The FSS acknowledged the inconvenience of the certificate but insisted on its use, arguing that there was no reasonable alternative. It claimed that, although the other authentication schemes that had been suggested as alternatives to public certificates offered security measures, such as confidentiality, integrity, and authentication, they were ineffective at preventing non-repudiation. However, some have questioned the strength of the anti-repudiation function of the current system. In other words, if certificates are never lost, the anti-repudiation function of the system is said to be strong, but if certificates are leaked or lost through cyber-attacks such as hacking or pharming, then the function is said to be weak, giving rise to problems. Although KISA does not collect such statistics, according to websites on the issue of pharming, the number of pharming victims has been increasing annually, from 7,018 cases in 2012 to 14,135 cases in 2013, 18,326 cases in 2014, and 9,586 cases as of July 2015. Like a seal, an official certificate is a powerful means of identifying a person, for which consumers bear the responsibility of custody. A public Chapter 3. Electronic Authentication Policy in the ROK • 077 certificate, therefore, provides strong security for a service provider, such as a financial company or e-commerce company. However, as the consumer is responsible for the custody of the certificate, there is still a risk of the certificate being hacked or lost due to consumer negligence. ##MORE_LAYER_BOX##

 
[The Number of Incidences in Pharming]

 

##MORE_LAYER_BOX_END##



The effectiveness of the i-PIN and My-PIN systems is also questionable. The problem is the inconveniences caused by the complex authentication procedures involved in the issuance of i-PIN and My-PIN numbers. i-PIN has been largely neglected by users due to its complicated authentication procedure, and the penetration rate of My-PIN is quite low. In order to receive a My-PIN number, users must first acquire an i-PIN number and go through the difficult process of installing additional software in order to verify their identity. As a result, i-PIN and My-PIN are not frequently used. The penetration rate of public i-PIN decreased consistently from just before 2011 to May 2015. As smartphonebased verification processes are capable of replacing i-PIN and other more convenient verification technologies exist as well, the penetration rates of i-PIN and My-PIN are expected to continue falling.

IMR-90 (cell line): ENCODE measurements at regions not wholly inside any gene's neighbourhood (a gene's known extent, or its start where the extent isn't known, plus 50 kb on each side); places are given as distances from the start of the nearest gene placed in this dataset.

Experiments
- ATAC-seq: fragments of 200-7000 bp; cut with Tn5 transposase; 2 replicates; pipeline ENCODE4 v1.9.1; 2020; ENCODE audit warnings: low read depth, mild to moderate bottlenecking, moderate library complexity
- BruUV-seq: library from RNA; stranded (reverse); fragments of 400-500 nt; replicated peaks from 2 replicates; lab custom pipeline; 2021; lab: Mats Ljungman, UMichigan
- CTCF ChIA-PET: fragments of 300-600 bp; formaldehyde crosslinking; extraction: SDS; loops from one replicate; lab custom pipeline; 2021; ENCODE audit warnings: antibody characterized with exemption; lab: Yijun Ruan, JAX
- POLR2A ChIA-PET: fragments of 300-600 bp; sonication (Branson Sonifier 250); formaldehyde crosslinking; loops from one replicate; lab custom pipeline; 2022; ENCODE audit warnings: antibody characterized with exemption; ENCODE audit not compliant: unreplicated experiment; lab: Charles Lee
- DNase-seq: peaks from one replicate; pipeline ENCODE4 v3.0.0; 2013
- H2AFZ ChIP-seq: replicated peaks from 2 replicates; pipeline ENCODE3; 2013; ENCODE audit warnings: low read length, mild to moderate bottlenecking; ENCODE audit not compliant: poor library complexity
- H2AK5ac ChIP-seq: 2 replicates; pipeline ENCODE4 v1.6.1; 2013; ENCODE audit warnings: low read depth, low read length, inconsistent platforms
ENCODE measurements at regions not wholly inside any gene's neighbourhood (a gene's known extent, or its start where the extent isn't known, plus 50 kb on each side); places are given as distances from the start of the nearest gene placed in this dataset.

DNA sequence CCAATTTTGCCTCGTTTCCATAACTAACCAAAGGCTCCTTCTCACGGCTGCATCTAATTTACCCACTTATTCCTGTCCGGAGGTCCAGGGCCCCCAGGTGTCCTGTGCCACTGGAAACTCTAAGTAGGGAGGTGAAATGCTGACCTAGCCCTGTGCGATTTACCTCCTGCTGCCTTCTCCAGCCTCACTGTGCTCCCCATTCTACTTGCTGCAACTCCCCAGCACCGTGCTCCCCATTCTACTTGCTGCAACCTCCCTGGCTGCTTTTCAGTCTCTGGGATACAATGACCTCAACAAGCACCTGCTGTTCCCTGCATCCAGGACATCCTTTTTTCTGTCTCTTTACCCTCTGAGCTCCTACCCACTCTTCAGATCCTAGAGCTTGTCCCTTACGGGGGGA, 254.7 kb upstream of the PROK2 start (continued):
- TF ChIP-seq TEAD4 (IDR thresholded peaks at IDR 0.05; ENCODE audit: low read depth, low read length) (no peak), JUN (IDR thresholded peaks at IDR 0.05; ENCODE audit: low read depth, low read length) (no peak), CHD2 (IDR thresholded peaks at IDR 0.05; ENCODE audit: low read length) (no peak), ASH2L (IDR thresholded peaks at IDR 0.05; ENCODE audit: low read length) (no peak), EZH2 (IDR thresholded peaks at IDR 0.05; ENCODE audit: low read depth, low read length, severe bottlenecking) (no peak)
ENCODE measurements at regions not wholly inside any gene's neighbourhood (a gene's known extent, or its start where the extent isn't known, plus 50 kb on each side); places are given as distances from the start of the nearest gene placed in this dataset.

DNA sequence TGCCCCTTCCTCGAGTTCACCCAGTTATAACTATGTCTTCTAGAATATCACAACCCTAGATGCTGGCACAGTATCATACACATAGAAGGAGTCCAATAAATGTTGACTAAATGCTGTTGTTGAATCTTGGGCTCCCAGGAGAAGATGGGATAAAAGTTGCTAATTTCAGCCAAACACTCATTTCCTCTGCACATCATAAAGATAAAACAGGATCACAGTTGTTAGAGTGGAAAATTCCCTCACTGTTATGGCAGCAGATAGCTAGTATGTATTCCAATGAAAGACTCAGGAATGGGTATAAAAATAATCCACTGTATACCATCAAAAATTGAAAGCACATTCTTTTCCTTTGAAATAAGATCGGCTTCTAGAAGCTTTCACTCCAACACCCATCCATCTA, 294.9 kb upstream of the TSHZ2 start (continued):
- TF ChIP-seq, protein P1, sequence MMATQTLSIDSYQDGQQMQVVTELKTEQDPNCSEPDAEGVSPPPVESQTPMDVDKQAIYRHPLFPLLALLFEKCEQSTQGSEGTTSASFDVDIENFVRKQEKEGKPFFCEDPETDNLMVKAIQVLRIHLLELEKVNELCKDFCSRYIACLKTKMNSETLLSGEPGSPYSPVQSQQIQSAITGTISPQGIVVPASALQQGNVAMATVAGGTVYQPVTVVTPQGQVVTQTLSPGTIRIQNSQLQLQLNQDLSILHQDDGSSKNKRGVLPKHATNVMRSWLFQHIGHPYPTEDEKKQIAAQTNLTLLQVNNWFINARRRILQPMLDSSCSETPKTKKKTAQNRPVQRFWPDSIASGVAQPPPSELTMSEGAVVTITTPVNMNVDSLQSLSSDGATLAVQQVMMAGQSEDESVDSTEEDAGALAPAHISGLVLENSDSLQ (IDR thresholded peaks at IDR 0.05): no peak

The side effects of the obligated use of specific technologies were the following: first, the disincentives to invest in new technologies that prohibit the inventions of new technologies; second, the transfer of responsibilities to the consumers on issues that arise during e-commerce transactions; third, the security problems in the case of e-authentication as the Internet environment as a whole heavily relies on ActiveX technology. The biggest problem with ROK's e-authentication policy is the obligated use of specific technologies, which hinders the invention of new technologies and the growth of the industry as a whole. As a consequence, developing countries should maintain technology neutrality and dynamic private sector as the foundation of e-authentication policy even when the government intervention is necessary to establish trust between early consumers and sellers. In addition, they should take customer convenience into consideration as the failure cases of i-PIN and my-PIN demonstrate.